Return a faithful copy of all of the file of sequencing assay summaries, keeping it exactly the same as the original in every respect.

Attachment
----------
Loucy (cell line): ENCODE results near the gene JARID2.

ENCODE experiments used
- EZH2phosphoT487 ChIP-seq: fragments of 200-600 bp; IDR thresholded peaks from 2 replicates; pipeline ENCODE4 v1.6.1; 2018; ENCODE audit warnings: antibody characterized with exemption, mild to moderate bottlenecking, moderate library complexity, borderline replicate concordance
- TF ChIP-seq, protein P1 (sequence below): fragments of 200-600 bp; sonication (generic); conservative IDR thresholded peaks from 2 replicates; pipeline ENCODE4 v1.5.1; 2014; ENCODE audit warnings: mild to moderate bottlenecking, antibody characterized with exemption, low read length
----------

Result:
Loucy (cell line): ENCODE results near the gene JARID2.

ENCODE experiments used
- EZH2phosphoT487 ChIP-seq: fragments of 200-600 bp; IDR thresholded peaks from 2 replicates; pipeline ENCODE4 v1.6.1; 2018; ENCODE audit warnings: antibody characterized with exemption, mild to moderate bottlenecking, moderate library complexity, borderline replicate concordance
- TF ChIP-seq, protein P1 (sequence below): fragments of 200-600 bp; sonication (generic); conservative IDR thresholded peaks from 2 replicates; pipeline ENCODE4 v1.5.1; 2014; ENCODE audit warnings: mild to moderate bottlenecking, antibody characterized with exemption, low read length